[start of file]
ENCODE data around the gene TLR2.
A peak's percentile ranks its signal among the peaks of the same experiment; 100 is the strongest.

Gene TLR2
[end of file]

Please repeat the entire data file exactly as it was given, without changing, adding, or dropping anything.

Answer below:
ENCODE data around the gene TLR2.
A peak's percentile ranks its signal among the peaks of the same experiment; 100 is the strongest.

Gene TLR2